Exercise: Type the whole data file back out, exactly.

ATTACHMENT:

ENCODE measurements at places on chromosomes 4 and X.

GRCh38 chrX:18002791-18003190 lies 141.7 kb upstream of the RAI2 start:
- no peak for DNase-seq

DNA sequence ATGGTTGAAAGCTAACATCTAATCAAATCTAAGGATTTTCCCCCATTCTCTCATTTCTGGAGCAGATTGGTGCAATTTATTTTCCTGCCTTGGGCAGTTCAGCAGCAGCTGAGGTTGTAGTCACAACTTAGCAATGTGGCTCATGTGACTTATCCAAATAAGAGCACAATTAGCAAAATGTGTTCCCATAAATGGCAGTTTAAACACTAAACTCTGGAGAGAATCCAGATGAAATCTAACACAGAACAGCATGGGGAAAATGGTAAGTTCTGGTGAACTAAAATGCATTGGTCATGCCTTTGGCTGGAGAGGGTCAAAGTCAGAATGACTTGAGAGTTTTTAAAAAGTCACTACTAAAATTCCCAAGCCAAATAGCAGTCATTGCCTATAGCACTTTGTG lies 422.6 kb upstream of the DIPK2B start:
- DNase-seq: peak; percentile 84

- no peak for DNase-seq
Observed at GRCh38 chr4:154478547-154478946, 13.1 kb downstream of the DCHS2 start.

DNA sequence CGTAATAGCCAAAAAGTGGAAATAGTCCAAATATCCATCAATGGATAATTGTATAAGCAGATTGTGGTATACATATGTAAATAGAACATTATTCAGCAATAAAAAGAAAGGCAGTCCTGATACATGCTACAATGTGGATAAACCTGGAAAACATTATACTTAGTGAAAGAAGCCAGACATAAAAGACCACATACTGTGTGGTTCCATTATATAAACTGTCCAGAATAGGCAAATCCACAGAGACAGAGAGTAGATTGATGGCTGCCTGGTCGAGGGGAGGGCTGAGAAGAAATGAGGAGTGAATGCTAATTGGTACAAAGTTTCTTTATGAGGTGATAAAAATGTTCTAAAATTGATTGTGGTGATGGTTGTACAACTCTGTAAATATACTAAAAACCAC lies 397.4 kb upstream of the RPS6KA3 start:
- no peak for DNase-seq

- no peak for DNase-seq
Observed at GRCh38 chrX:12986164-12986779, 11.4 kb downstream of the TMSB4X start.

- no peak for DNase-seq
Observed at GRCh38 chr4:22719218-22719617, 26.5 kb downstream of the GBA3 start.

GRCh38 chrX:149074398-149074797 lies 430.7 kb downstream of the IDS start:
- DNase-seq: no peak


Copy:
ENCODE measurements at places on chromosomes 4 and X.

GRCh38 chrX:18002791-18003190 lies 141.7 kb upstream of the RAI2 start:
- no peak for DNase-seq

DNA sequence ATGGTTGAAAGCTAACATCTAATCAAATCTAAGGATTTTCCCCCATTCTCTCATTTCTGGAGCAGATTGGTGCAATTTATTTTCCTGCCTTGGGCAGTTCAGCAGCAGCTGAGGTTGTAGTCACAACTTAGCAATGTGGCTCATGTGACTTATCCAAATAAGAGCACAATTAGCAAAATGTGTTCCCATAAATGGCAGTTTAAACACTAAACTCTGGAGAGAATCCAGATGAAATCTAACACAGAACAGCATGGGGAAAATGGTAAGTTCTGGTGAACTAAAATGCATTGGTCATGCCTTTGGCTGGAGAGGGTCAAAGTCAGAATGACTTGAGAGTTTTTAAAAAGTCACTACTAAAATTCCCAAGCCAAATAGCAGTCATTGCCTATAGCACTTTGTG lies 422.6 kb upstream of the DIPK2B start:
- DNase-seq: peak; percentile 84

- no peak for DNase-seq
Observed at GRCh38 chr4:154478547-154478946, 13.1 kb downstream of the DCHS2 start.

DNA sequence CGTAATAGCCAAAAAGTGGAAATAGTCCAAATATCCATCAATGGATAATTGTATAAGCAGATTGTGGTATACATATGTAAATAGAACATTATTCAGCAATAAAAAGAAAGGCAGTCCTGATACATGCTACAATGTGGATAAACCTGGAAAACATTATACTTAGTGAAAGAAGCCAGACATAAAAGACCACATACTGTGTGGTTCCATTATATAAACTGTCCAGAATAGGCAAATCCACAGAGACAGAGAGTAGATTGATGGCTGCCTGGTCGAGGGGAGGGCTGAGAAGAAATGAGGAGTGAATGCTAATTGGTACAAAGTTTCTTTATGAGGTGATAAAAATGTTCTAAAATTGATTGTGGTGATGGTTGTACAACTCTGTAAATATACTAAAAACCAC lies 397.4 kb upstream of the RPS6KA3 start:
- no peak for DNase-seq

- no peak for DNase-seq
Observed at GRCh38 chrX:12986164-12986779, 11.4 kb downstream of the TMSB4X start.

- no peak for DNase-seq
Observed at GRCh38 chr4:22719218-22719617, 26.5 kb downstream of the GBA3 start.

GRCh38 chrX:149074398-149074797 lies 430.7 kb downstream of the IDS start:
- DNase-seq: no peak